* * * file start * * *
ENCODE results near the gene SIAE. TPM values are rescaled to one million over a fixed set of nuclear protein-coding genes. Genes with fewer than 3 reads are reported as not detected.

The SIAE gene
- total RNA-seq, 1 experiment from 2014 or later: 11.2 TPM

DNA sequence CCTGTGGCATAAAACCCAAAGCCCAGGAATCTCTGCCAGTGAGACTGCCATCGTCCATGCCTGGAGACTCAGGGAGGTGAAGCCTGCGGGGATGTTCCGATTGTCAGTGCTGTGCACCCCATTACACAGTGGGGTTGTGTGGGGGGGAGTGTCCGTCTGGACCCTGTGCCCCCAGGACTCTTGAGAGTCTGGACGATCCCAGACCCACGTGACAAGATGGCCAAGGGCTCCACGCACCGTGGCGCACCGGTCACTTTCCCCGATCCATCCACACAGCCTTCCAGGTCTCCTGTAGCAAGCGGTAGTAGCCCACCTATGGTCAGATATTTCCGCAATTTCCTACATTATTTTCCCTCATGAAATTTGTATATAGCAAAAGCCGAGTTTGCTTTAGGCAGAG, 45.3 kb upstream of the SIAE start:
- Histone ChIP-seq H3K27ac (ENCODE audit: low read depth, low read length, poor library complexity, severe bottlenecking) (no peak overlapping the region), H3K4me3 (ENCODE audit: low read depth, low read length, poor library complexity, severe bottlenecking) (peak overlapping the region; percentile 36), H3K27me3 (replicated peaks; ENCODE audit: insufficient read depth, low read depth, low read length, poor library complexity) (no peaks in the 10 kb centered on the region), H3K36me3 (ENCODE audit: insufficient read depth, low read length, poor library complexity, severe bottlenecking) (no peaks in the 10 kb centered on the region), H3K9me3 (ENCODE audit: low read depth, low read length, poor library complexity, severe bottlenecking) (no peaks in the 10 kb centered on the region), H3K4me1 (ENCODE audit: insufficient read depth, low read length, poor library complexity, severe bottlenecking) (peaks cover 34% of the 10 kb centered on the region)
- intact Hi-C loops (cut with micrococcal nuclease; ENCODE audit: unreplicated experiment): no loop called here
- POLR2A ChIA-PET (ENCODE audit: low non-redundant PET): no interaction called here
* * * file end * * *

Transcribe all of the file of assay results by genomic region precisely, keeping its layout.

ENCODE results near the gene SIAE. TPM values are rescaled to one million over a fixed set of nuclear protein-coding genes. Genes with fewer than 3 reads are reported as not detected.

The SIAE gene
- total RNA-seq, 1 experiment from 2014 or later: 11.2 TPM

DNA sequence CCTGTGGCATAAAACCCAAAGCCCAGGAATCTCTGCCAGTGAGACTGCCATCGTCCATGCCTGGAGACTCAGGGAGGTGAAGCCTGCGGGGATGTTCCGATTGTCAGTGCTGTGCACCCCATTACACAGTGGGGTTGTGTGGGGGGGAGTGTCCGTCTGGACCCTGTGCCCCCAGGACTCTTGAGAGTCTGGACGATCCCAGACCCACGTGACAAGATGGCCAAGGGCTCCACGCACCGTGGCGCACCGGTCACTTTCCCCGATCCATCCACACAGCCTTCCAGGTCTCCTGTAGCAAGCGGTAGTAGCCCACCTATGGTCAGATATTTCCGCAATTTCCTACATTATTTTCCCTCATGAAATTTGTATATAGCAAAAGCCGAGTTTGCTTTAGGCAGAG, 45.3 kb upstream of the SIAE start:
- Histone ChIP-seq H3K27ac (ENCODE audit: low read depth, low read length, poor library complexity, severe bottlenecking) (no peak overlapping the region), H3K4me3 (ENCODE audit: low read depth, low read length, poor library complexity, severe bottlenecking) (peak overlapping the region; percentile 36), H3K27me3 (replicated peaks; ENCODE audit: insufficient read depth, low read depth, low read length, poor library complexity) (no peaks in the 10 kb centered on the region), H3K36me3 (ENCODE audit: insufficient read depth, low read length, poor library complexity, severe bottlenecking) (no peaks in the 10 kb centered on the region), H3K9me3 (ENCODE audit: low read depth, low read length, poor library complexity, severe bottlenecking) (no peaks in the 10 kb centered on the region), H3K4me1 (ENCODE audit: insufficient read depth, low read length, poor library complexity, severe bottlenecking) (peaks cover 34% of the 10 kb centered on the region)
- intact Hi-C loops (cut with micrococcal nuclease; ENCODE audit: unreplicated experiment): no loop called here
- POLR2A ChIA-PET (ENCODE audit: low non-redundant PET): no interaction called here